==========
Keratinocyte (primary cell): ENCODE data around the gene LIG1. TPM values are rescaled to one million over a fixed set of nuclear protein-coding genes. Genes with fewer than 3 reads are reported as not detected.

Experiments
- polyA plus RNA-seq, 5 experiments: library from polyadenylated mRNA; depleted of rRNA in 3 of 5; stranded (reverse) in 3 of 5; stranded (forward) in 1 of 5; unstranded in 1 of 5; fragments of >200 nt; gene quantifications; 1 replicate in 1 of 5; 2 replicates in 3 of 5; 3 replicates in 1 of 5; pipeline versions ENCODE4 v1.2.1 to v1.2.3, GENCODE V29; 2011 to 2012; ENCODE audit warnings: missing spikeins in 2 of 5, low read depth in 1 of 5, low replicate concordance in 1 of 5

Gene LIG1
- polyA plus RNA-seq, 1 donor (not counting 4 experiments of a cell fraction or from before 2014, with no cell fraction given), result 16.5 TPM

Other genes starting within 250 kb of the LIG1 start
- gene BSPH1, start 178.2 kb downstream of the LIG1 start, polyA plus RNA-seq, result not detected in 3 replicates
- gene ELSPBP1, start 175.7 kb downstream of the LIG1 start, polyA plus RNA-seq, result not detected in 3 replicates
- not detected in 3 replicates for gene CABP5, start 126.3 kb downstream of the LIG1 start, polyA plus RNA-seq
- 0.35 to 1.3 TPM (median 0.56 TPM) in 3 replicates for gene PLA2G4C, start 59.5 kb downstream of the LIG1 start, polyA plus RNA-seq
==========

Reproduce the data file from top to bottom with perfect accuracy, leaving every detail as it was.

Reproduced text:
Keratinocyte (primary cell): ENCODE data around the gene LIG1. TPM values are rescaled to one million over a fixed set of nuclear protein-coding genes. Genes with fewer than 3 reads are reported as not detected.

Experiments
- polyA plus RNA-seq, 5 experiments: library from polyadenylated mRNA; depleted of rRNA in 3 of 5; stranded (reverse) in 3 of 5; stranded (forward) in 1 of 5; unstranded in 1 of 5; fragments of >200 nt; gene quantifications; 1 replicate in 1 of 5; 2 replicates in 3 of 5; 3 replicates in 1 of 5; pipeline versions ENCODE4 v1.2.1 to v1.2.3, GENCODE V29; 2011 to 2012; ENCODE audit warnings: missing spikeins in 2 of 5, low read depth in 1 of 5, low replicate concordance in 1 of 5

Gene LIG1
- polyA plus RNA-seq, 1 donor (not counting 4 experiments of a cell fraction or from before 2014, with no cell fraction given), result 16.5 TPM

Other genes starting within 250 kb of the LIG1 start
- gene BSPH1, start 178.2 kb downstream of the LIG1 start, polyA plus RNA-seq, result not detected in 3 replicates
- gene ELSPBP1, start 175.7 kb downstream of the LIG1 start, polyA plus RNA-seq, result not detected in 3 replicates
- not detected in 3 replicates for gene CABP5, start 126.3 kb downstream of the LIG1 start, polyA plus RNA-seq
- 0.35 to 1.3 TPM (median 0.56 TPM) in 3 replicates for gene PLA2G4C, start 59.5 kb downstream of the LIG1 start, polyA plus RNA-seq